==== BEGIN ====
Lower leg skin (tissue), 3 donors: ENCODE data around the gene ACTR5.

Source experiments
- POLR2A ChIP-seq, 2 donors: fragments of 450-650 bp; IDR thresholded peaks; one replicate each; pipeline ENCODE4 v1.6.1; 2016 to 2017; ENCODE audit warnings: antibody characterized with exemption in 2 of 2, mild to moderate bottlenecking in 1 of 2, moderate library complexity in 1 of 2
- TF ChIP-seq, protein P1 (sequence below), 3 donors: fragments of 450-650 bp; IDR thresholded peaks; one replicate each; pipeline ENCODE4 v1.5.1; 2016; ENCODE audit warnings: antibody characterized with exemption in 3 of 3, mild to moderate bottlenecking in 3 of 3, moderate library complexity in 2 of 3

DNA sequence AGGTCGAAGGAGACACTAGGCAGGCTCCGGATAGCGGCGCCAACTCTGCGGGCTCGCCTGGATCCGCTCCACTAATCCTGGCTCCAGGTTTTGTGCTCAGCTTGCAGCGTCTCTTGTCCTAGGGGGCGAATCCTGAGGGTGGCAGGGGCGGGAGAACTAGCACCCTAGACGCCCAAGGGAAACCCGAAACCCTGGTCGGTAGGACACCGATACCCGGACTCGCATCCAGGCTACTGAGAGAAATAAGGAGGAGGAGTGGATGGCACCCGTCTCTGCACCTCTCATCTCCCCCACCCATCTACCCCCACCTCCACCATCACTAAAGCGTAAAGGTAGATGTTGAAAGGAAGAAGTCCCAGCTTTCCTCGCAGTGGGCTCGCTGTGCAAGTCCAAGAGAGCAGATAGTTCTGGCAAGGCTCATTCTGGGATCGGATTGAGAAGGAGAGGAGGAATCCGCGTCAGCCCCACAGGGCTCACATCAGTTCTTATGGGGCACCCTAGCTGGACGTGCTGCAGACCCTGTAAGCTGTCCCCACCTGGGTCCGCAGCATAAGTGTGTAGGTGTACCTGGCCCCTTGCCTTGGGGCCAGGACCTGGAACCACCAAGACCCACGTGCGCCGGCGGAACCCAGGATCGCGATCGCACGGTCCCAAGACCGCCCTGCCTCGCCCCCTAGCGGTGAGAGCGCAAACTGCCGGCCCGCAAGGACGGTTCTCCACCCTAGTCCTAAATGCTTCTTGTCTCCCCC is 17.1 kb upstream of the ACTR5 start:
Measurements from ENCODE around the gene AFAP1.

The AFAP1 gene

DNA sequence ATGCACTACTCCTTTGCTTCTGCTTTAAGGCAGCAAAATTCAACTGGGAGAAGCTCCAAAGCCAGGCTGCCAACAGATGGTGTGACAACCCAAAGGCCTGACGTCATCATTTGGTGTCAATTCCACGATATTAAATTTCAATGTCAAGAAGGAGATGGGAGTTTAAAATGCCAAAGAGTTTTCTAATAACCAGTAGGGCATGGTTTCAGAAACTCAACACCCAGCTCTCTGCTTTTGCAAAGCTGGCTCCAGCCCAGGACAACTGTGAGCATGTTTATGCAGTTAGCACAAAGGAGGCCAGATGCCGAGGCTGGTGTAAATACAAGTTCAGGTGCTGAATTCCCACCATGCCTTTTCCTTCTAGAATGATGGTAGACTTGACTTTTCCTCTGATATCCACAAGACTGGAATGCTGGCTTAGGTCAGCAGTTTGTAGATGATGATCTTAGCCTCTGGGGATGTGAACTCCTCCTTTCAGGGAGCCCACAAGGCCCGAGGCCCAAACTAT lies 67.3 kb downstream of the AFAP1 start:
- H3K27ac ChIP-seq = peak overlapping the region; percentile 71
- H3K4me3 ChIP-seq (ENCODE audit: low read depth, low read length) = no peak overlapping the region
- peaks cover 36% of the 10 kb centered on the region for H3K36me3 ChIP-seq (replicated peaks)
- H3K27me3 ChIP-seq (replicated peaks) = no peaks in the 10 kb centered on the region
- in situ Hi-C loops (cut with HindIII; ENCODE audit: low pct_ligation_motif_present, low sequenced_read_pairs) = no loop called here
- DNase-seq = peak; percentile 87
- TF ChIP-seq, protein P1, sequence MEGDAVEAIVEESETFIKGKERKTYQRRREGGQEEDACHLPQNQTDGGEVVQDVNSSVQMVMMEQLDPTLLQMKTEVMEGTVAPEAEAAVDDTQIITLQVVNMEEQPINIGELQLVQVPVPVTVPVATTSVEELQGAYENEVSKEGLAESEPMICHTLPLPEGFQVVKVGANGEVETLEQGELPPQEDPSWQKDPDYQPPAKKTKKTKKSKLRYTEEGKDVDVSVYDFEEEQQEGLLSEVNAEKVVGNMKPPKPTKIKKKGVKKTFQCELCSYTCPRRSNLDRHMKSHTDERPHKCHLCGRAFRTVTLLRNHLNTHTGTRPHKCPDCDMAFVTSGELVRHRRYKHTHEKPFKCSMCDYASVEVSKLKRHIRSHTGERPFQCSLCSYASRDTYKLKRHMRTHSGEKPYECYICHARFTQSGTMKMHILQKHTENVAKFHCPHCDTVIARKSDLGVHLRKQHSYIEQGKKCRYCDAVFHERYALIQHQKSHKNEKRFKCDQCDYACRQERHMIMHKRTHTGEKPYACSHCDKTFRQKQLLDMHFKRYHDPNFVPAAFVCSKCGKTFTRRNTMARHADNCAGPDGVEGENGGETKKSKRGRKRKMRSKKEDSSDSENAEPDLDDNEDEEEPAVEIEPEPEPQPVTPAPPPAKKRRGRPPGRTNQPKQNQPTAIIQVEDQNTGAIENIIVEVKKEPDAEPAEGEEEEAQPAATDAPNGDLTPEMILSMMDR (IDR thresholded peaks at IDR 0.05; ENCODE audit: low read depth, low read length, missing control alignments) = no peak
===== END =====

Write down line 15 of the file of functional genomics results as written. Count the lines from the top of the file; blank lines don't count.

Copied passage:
- TF ChIP-seq, protein P1, sequence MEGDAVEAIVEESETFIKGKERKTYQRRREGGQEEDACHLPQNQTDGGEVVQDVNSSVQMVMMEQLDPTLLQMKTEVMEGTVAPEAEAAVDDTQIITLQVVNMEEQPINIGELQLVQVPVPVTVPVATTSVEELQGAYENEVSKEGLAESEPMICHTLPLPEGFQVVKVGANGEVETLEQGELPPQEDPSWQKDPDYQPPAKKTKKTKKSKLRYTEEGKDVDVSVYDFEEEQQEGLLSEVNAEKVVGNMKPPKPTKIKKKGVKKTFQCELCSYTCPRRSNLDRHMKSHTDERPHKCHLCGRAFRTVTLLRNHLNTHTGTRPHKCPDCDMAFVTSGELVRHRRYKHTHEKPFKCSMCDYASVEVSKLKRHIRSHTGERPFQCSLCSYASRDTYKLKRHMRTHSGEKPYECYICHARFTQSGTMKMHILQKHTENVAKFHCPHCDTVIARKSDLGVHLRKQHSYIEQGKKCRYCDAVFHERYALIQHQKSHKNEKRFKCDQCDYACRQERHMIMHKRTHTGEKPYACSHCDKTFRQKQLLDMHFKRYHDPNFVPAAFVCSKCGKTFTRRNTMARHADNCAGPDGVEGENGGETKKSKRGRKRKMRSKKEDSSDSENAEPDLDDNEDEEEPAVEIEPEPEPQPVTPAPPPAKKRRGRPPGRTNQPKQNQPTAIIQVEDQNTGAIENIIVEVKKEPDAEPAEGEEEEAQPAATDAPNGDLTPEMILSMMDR (IDR thresholded peaks at IDR 0.05; ENCODE audit: low read depth, low read length, missing control alignments) = no peak